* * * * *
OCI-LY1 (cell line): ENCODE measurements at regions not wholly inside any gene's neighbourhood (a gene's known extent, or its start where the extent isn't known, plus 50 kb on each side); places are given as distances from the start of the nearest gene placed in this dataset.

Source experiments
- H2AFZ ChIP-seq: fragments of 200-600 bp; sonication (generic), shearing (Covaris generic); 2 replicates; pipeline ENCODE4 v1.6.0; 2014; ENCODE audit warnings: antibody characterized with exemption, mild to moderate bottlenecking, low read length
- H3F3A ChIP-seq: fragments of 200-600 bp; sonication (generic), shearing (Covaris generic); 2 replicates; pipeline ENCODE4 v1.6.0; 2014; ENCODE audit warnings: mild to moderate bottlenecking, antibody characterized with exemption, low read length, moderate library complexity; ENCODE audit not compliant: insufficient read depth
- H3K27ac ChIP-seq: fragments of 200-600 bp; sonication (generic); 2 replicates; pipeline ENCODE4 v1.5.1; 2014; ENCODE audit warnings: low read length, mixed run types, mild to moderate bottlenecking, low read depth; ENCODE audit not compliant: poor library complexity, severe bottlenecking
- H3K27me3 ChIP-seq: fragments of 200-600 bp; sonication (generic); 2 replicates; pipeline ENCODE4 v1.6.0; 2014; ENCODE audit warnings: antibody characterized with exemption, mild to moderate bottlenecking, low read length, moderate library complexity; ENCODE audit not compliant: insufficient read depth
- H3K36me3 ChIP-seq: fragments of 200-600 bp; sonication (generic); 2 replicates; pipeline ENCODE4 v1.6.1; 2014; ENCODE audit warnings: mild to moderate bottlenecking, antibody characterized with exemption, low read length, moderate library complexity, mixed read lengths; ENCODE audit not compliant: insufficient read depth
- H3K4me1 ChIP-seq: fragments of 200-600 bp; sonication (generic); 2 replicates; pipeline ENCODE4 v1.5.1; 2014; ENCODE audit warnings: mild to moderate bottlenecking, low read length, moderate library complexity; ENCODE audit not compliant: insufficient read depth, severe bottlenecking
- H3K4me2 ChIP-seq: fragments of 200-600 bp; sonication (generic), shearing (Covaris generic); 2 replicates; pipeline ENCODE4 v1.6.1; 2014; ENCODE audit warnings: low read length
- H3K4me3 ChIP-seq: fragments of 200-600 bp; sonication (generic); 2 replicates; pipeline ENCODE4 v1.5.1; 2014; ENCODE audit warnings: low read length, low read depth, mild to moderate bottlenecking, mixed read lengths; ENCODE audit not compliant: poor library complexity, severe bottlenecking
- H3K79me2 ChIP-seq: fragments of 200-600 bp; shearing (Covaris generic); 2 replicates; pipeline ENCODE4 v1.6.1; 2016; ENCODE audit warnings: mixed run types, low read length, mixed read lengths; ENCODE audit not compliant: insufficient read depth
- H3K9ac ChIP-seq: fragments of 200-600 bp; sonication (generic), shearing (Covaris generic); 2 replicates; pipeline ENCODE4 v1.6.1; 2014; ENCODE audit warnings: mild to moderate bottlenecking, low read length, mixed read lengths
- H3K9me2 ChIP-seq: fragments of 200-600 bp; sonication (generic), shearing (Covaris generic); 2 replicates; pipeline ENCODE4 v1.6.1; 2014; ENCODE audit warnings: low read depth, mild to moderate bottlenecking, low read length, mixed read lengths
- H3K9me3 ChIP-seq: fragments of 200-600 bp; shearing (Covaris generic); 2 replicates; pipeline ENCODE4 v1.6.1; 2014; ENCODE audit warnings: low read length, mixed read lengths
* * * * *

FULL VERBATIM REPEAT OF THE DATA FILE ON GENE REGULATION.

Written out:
OCI-LY1 (cell line): ENCODE measurements at regions not wholly inside any gene's neighbourhood (a gene's known extent, or its start where the extent isn't known, plus 50 kb on each side); places are given as distances from the start of the nearest gene placed in this dataset.

Source experiments
- H2AFZ ChIP-seq: fragments of 200-600 bp; sonication (generic), shearing (Covaris generic); 2 replicates; pipeline ENCODE4 v1.6.0; 2014; ENCODE audit warnings: antibody characterized with exemption, mild to moderate bottlenecking, low read length
- H3F3A ChIP-seq: fragments of 200-600 bp; sonication (generic), shearing (Covaris generic); 2 replicates; pipeline ENCODE4 v1.6.0; 2014; ENCODE audit warnings: mild to moderate bottlenecking, antibody characterized with exemption, low read length, moderate library complexity; ENCODE audit not compliant: insufficient read depth
- H3K27ac ChIP-seq: fragments of 200-600 bp; sonication (generic); 2 replicates; pipeline ENCODE4 v1.5.1; 2014; ENCODE audit warnings: low read length, mixed run types, mild to moderate bottlenecking, low read depth; ENCODE audit not compliant: poor library complexity, severe bottlenecking
- H3K27me3 ChIP-seq: fragments of 200-600 bp; sonication (generic); 2 replicates; pipeline ENCODE4 v1.6.0; 2014; ENCODE audit warnings: antibody characterized with exemption, mild to moderate bottlenecking, low read length, moderate library complexity; ENCODE audit not compliant: insufficient read depth
- H3K36me3 ChIP-seq: fragments of 200-600 bp; sonication (generic); 2 replicates; pipeline ENCODE4 v1.6.1; 2014; ENCODE audit warnings: mild to moderate bottlenecking, antibody characterized with exemption, low read length, moderate library complexity, mixed read lengths; ENCODE audit not compliant: insufficient read depth
- H3K4me1 ChIP-seq: fragments of 200-600 bp; sonication (generic); 2 replicates; pipeline ENCODE4 v1.5.1; 2014; ENCODE audit warnings: mild to moderate bottlenecking, low read length, moderate library complexity; ENCODE audit not compliant: insufficient read depth, severe bottlenecking
- H3K4me2 ChIP-seq: fragments of 200-600 bp; sonication (generic), shearing (Covaris generic); 2 replicates; pipeline ENCODE4 v1.6.1; 2014; ENCODE audit warnings: low read length
- H3K4me3 ChIP-seq: fragments of 200-600 bp; sonication (generic); 2 replicates; pipeline ENCODE4 v1.5.1; 2014; ENCODE audit warnings: low read length, low read depth, mild to moderate bottlenecking, mixed read lengths; ENCODE audit not compliant: poor library complexity, severe bottlenecking
- H3K79me2 ChIP-seq: fragments of 200-600 bp; shearing (Covaris generic); 2 replicates; pipeline ENCODE4 v1.6.1; 2016; ENCODE audit warnings: mixed run types, low read length, mixed read lengths; ENCODE audit not compliant: insufficient read depth
- H3K9ac ChIP-seq: fragments of 200-600 bp; sonication (generic), shearing (Covaris generic); 2 replicates; pipeline ENCODE4 v1.6.1; 2014; ENCODE audit warnings: mild to moderate bottlenecking, low read length, mixed read lengths
- H3K9me2 ChIP-seq: fragments of 200-600 bp; sonication (generic), shearing (Covaris generic); 2 replicates; pipeline ENCODE4 v1.6.1; 2014; ENCODE audit warnings: low read depth, mild to moderate bottlenecking, low read length, mixed read lengths
- H3K9me3 ChIP-seq: fragments of 200-600 bp; shearing (Covaris generic); 2 replicates; pipeline ENCODE4 v1.6.1; 2014; ENCODE audit warnings: low read length, mixed read lengths